Monday, February 22, 2010

Is the RMB the Next World Currency?

The U.S. dollar has faltered as the world’s stable currency during the recent financial crisis. Will China’s renminbi (meaning the people’s currency) step up to the plate? According to Geng Xiao, director of the Brooking-Tsinghau Center for Public Policy, we should not dump the dollar just yet. He asserts that China needs to take its currency through various structural reforms before it will be ready to carry the weight of the global economy. While the U.S. wants a quick adjustment to correct trade imbalances, it will take time to correct the internal subsidies and inefficiencies that have floated the yuan, distorting its value against the dollar.

There is no question that both powers want to improve imbalance between China’s surplus and the U.S. deficit. But rather than short-term exchange rate adjustments, the Chinese focus is on medium and long-term structural and institutional changes, which will not quickly correct the trade imbalance. China’s central bank needs to reform its pricing structure so that it is comparable to global pricing and compatible with productivity. For example, changing the exchange rate would not change inefficiencies in energy use, because people would still waste energy. But adjusting the pricing is a market based monetary mechanism that consumers and producers will both react to.

Although China hopes to create a stable, enduring currency in the future, the current exchange rate uncertainty has negative consequences now. Foreign investors look to invest in the RMB because they expect the RMB to appreciate, generating “hot money.” These capital flows also create bubbles in the property market and stock market. To correct distortions that attract unhealthy investment levels, China is taking on land reform, energy reform, state-owned-enterprise reform and social welfare to make its non-tradable sectors more comparable to the global pricing structure. Because China is still a developing country and still has low productivity compared to the U.S, so the two countries price structures will take time to converge.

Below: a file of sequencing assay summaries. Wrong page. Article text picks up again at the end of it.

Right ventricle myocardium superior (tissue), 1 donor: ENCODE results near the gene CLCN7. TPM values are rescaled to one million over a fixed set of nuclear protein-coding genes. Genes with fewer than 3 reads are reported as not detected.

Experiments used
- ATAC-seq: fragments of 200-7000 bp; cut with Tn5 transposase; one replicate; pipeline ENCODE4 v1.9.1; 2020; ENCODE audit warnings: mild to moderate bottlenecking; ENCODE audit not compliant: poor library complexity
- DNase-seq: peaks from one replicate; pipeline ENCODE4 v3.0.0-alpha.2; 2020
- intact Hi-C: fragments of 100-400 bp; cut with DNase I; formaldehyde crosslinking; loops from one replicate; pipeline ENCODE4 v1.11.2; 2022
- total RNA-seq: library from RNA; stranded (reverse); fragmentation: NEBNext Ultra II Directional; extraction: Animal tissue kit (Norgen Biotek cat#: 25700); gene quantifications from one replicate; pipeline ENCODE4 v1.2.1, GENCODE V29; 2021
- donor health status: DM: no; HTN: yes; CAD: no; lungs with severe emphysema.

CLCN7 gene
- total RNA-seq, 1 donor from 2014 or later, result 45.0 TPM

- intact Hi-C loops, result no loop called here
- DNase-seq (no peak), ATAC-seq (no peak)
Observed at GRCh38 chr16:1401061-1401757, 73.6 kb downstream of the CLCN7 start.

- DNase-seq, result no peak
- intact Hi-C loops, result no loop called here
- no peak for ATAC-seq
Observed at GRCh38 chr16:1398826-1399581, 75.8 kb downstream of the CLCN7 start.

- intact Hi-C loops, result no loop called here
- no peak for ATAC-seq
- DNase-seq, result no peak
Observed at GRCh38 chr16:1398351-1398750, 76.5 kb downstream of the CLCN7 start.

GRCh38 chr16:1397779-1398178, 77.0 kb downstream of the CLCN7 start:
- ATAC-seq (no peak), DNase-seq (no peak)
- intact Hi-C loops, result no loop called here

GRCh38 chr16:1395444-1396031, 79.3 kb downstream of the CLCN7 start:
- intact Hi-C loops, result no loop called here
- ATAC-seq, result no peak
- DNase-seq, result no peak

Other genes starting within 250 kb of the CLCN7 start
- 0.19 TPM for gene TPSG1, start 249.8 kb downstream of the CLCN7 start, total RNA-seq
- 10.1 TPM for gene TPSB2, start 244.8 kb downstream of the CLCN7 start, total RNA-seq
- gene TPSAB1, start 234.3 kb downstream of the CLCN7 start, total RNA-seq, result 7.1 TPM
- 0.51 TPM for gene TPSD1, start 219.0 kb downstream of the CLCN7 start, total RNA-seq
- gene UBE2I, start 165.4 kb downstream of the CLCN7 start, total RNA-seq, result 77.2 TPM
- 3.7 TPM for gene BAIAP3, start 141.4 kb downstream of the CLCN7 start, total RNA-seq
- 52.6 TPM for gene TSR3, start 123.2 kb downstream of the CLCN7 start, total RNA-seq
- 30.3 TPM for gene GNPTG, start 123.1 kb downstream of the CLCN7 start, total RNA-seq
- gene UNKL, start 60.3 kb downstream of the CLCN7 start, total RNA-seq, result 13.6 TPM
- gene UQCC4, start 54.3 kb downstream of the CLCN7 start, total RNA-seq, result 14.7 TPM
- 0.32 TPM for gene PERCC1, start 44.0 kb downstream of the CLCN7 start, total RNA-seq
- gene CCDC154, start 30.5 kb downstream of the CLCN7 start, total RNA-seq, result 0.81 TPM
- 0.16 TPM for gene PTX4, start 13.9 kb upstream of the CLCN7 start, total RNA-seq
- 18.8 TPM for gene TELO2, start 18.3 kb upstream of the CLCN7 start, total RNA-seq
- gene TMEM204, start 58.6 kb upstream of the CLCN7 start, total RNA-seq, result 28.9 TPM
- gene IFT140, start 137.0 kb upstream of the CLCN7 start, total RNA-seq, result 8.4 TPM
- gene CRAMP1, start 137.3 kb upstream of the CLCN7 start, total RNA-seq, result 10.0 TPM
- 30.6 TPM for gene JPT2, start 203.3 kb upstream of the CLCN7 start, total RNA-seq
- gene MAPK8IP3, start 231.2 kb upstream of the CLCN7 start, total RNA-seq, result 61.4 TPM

In a recent interview with McKinsey & Co., Dr. Xiao argued that structural and institutional reforms, rather than exchange rate changes, are in America’s interest as well. During the recession, U.S. consumers were not consuming, even though the U.S. manufacturing sector largely targets the domestic market. So even if you change China’s exchange rate, the impact on the U.S. trade deficit will be minimal because the U.S. will buy from elsewhere. Going forward, he recommends that the U.S. produces for consumers in emerging markets – not just Chinese consumers in China – but also Chinese consumers who will go out and spend abroad.

So will the dominance of the dollar come to an end? If the Chinese economy and population continues to grow at a steady pace, it will easily become the largest world market. And if China can implement its reforms and create a modern market economy, the RMB will certainly secure its place as one of the important reserve currencies along with the dollar.

Photo Credit: David Dennis

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